Pushing the RED camera to the limit

BY DAVID HOGAN

The Brindabella ranges are to the west of Canberra. If you live in Canberra long enough you take them for granted. They are just there, on the periphery of your vision. It takes a trip there, or a photograph, to be reminded of how amazing and beautiful they are.

Canberrans will have the chance to see the Brindabellas in a distinctly new light when Glen Ryan and his Silver Dory production company present a special film preview at the NFSA’s Arc Cinema on 30 May.

Glen calls the film ‘an artistic piece’. It is not a documentary, it is not time-lapse. It aims to show, in the most exquisite detail, the processes of nature and how a ‘miracle’ like the Brindabellas interacts with itself: the landscape, the mists, the water, the clouds, the rain, the days, the nights, the seasons.

He admits to be being obsessed with the ranges. ‘I was a typical Canberran. Had lived here for ten years; they were just hills.’ But his fascination grew alongside an interest in just how far the developing technology of photography could go.

He is a photographer by trade, specialising in fine art photographs. He began to experiment with near infra-red cameras to create the most detailed stills. Then he moved into the study of moving image and purchased one of the famous RED cameras which are state-of-the-art and used by filmmakers like Peter Jackson on his Hobbit films.

Glen took a further step and looked at near infra-red moving image. This required an extensive and expensive modification to the RED camera, but he was determined to do it. What he was looking for was the ultra-detail of near infra-red still photography captured in moving image.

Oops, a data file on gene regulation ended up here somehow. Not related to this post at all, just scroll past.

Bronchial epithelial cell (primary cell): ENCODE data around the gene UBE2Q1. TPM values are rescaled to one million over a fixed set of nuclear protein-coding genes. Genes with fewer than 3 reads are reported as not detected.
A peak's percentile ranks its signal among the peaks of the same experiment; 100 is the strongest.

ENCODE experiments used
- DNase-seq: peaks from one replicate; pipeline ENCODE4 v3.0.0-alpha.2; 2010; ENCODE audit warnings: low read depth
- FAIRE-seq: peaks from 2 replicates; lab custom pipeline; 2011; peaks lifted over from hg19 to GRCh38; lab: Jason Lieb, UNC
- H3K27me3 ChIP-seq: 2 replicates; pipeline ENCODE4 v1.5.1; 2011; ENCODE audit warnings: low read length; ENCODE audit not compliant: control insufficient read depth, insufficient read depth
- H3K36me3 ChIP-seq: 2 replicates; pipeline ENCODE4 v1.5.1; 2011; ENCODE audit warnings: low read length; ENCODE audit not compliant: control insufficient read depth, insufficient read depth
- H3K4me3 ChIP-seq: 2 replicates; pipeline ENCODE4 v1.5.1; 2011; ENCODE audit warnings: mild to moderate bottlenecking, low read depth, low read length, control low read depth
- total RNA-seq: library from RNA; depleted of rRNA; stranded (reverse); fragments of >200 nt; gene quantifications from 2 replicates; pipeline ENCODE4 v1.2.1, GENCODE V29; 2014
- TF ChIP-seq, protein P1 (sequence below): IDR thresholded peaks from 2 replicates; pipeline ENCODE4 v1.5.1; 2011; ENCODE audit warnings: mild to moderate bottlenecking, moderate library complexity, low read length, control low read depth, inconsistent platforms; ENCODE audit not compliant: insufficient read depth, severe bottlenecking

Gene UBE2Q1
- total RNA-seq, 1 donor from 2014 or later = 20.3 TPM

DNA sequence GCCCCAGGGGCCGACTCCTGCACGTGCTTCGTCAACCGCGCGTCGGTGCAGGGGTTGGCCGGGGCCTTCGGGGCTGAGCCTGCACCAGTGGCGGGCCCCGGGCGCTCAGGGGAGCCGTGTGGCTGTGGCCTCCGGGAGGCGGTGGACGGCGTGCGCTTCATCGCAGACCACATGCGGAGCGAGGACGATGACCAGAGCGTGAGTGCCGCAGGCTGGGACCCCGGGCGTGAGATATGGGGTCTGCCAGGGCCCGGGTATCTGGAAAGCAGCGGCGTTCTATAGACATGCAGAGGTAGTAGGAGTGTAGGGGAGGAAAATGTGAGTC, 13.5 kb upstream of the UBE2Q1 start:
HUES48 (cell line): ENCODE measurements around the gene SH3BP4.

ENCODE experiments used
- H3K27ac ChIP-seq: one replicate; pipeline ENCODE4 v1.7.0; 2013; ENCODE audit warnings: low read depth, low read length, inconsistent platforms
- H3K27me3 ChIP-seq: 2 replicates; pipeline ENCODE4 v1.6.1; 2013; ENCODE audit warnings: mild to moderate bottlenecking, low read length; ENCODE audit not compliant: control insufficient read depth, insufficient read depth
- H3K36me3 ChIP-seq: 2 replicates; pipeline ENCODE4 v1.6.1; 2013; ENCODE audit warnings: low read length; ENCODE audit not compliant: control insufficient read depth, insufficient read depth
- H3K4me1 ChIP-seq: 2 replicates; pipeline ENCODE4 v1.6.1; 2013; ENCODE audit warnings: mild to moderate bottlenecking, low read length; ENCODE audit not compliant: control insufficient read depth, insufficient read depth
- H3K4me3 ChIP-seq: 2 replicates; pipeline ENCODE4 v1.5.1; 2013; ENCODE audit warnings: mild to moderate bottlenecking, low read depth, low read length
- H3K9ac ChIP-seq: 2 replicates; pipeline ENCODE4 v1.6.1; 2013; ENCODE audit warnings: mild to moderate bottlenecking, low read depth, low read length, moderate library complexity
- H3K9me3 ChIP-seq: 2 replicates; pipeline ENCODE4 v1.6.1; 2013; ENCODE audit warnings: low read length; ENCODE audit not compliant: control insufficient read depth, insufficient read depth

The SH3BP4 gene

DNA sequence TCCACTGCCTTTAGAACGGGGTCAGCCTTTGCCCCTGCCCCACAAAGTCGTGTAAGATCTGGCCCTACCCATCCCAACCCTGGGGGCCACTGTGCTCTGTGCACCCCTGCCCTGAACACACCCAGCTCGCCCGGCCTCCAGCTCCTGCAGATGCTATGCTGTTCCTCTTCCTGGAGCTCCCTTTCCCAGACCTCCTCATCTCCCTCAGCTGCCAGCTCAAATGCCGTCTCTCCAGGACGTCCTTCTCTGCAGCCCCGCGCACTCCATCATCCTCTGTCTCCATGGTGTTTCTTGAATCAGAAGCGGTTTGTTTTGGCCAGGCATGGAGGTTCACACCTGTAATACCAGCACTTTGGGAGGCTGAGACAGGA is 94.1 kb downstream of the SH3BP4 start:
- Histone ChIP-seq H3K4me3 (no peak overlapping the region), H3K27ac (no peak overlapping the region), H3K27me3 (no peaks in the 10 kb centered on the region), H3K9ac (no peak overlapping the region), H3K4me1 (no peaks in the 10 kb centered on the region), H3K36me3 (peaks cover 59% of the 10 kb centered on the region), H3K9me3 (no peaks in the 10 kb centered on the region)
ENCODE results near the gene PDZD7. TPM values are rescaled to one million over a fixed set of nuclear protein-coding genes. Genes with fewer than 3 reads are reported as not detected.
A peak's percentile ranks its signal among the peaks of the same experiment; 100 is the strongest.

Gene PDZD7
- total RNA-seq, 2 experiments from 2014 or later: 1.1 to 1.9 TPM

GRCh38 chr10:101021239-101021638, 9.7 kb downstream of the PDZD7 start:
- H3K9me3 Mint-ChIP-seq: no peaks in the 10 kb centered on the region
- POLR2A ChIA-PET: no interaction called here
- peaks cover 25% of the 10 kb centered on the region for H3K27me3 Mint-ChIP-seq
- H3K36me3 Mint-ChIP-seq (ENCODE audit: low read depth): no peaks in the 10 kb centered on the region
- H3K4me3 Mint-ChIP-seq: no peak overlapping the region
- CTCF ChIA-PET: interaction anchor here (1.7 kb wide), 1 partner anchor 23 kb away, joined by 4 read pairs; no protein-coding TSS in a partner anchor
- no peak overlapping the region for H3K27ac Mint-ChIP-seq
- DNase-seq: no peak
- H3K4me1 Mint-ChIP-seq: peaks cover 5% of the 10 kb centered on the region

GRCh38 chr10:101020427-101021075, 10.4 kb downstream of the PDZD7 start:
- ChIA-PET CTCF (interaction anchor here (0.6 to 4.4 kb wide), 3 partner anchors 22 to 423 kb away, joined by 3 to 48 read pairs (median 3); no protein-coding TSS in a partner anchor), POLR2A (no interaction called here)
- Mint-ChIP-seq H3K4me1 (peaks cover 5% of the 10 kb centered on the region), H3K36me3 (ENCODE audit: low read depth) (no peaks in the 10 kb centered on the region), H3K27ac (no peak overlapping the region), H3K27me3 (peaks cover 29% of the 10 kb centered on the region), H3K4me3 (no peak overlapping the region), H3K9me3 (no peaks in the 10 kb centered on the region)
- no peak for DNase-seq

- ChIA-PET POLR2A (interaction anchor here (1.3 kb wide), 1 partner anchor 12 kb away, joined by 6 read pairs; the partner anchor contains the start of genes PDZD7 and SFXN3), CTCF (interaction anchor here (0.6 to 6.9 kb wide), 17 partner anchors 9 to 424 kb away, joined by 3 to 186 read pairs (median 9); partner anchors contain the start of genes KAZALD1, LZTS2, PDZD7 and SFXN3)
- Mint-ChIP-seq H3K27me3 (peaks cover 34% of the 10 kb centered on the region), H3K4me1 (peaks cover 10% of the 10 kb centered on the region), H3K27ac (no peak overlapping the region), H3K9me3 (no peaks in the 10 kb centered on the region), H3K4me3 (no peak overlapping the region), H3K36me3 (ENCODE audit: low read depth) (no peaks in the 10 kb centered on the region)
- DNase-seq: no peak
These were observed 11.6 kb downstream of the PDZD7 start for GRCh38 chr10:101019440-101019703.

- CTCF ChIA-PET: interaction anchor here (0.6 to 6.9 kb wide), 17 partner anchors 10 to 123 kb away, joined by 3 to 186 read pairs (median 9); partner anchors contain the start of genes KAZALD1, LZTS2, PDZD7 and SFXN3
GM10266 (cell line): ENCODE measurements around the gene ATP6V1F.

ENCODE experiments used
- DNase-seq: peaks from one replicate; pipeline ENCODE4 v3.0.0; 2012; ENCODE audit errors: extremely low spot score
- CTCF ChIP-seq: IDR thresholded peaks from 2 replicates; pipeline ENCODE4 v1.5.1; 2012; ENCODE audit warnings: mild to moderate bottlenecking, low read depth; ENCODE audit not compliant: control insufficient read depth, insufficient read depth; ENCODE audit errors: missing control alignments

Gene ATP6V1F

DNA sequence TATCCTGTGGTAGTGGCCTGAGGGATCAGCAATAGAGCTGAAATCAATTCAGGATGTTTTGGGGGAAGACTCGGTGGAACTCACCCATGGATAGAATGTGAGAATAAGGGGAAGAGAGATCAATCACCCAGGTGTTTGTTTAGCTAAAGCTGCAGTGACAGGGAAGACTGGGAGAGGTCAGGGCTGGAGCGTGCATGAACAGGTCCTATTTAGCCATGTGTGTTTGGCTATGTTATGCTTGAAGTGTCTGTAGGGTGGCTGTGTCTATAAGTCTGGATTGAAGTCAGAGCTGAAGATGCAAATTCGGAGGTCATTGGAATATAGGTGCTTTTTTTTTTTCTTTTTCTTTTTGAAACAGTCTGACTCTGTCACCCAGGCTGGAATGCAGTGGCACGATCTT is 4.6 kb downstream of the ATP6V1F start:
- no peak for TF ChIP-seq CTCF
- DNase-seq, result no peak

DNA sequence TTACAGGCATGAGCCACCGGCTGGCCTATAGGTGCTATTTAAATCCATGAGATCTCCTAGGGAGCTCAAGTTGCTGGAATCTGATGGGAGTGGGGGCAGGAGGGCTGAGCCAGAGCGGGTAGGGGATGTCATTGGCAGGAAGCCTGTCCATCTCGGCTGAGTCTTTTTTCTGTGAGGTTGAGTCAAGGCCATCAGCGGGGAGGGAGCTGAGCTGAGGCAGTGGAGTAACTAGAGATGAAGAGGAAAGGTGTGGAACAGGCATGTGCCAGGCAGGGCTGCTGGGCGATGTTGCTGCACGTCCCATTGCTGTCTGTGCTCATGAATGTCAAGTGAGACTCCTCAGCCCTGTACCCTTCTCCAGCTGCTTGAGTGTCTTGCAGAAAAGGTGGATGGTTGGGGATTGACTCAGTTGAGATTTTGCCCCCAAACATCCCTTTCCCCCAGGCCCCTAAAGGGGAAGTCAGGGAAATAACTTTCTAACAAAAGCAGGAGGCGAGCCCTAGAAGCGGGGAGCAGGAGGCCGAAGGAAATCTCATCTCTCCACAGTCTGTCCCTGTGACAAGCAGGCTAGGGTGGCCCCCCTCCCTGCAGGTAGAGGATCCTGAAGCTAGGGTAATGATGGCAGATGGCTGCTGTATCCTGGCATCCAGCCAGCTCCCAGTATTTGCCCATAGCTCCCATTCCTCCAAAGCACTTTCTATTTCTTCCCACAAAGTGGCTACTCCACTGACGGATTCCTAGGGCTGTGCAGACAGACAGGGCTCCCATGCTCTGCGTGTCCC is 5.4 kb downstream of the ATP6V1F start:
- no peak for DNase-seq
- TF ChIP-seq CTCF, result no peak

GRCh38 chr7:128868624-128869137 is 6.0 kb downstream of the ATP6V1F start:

With his production company Silver Dory, he made a film called Karst Country. It looked at the limestone landscapes near Wee Jasper in New South Wales. Glen says it was a trial of the system, an experiment in near infra-red motion. It went onto Vimeo, was awarded a Vimeo Staff Pick, and featured on PetaPixel, Gizmodo, The Atlantic, F-Stoppers, the Smithsonian’s Retina, and many other online publications around the world. It was included in the Fubiz Best of Timelapse list in April 2014.

This led to the decision to make the feature length film Brindabellas, a co-production with his editor-post specialist James van der Moezel. It is scheduled to be released later this year. Glen says that as far as they know, no one has ever produced or released a 4K 90-minute motion piece shot entirely in near infra-red.

So what will lucky Canberrans see on 30 May at Arc? Glen says that the short description on the NFSA website sums things up pretty well: ‘Canberra filmmakers Glen Ryan and James van der Moezel present a preview of their latest project, Brindabellas, a stunning near infra-red motion piece filmed across the Brindabella mountain range using RED digital cinema cameras’. It will be a 30-minute cut of the planned 90-minute feature.

If you see the film, he says, you will never again take the Brindabellas for granted.

Brindabellas screens at Arc Cinema on Friday 30 May from 5:30-6:30 pm. It is free. Bookings on 6248 2000.